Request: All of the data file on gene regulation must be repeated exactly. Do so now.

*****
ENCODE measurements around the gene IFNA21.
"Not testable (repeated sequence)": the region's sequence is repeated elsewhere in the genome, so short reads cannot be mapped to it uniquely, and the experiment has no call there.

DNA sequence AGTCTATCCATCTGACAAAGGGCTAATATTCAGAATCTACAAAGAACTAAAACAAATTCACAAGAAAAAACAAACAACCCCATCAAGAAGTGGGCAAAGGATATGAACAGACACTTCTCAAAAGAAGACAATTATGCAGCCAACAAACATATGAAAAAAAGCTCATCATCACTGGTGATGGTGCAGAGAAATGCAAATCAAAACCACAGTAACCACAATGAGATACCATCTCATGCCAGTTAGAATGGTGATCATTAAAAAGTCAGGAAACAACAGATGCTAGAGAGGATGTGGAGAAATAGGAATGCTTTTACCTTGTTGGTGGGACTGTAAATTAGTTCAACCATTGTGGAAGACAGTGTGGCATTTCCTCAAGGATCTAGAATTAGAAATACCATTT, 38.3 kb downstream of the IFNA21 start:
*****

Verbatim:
ENCODE measurements around the gene IFNA21.
"Not testable (repeated sequence)": the region's sequence is repeated elsewhere in the genome, so short reads cannot be mapped to it uniquely, and the experiment has no call there.

DNA sequence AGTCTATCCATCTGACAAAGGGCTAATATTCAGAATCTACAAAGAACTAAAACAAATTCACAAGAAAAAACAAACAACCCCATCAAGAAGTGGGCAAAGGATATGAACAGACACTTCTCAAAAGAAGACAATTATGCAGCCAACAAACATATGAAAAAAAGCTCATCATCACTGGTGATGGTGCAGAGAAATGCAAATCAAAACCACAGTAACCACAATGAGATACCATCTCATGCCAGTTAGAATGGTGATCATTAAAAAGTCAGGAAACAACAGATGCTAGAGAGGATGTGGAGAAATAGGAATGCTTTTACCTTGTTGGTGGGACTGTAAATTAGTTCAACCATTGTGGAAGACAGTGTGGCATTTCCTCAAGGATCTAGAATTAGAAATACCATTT, 38.3 kb downstream of the IFNA21 start: